“Londongrad” is the nickname, not entirely affectionate, that wealthy Russians have bestowed upon Britain’s capital. The term doesn’t just designate a physical place, though many Russians do indeed live here. Londongrad is more properly a state of mind — encompassing not only the nonresident owners of large houses in Kensington, but also the British institutions, banks, law firms, accountants, private schools, art galleries, and even the Conservative Party fundraisers that have gone out of their way to accommodate them.
Londongrad can be a place of bizarre contrasts. A few years ago, I found myself standing on the sideline of a school’s rugby pitch, watching small boys tackle one another in the mud. All around me were the green fields of England; cows were grazing in the middle distance. Huddled on the sidelines, a group of men — presumably parents of some of the small boys — were arguing loudly, in Russian, about large sums of money. Equally weird was a walk with friends in rural Hampshire, past the gates of a vast estate. Although registered to a company called Skymist Holdings, the house was in fact owned by Elena Baturina, a Russian business executive who became enormously rich while her husband, Yuri Luzhkov, was the mayor of Moscow. The locals knew the owner’s identity because they had seen Luzhkov at the pub.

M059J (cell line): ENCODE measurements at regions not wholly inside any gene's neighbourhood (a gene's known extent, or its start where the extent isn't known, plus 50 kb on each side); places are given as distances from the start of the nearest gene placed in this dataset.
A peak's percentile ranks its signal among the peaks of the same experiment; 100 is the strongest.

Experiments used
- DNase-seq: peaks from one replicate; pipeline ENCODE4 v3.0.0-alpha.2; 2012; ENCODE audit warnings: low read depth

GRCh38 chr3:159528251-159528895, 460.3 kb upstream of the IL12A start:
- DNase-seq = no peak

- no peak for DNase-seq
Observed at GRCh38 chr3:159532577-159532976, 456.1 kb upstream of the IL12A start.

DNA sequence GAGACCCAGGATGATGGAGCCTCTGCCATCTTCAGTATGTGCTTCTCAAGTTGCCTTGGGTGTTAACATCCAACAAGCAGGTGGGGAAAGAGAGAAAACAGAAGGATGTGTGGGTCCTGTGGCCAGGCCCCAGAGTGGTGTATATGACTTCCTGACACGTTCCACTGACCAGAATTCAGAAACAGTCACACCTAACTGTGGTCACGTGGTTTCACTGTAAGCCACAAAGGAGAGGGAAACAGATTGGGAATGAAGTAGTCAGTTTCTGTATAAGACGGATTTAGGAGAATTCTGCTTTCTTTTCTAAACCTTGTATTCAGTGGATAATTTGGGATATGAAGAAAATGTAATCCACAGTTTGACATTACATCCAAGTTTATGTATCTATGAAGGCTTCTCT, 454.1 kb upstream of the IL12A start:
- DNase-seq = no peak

These incongruities were produced by a tacit deal: For two decades, the British establishment has agreed not to think too hard about where the Russians got their money — how cash was stolen from the state, recycled in the West, then used to help bring Vladimir Putin and his ex-KGB colleagues to power. In return, the Russians spent a lot of that money in Britain, to the benefit of the British.
The relationship has, at times, been extraordinarily complicit. There was the 2006 London flotation of Rosneft, the oil company created from the stolen assets of another oil company, whose owner had been arrested and sent to prison in Siberia. The prospectus did actually warn potential purchasers of the risks: “Crime and corruption could create a difficult business climate in Russia.” But the sale went forward, reaped rewards for those who arranged it and established a principle: Stolen goods can become legal, as long as the London financial establishment approves. [Continue reading…]
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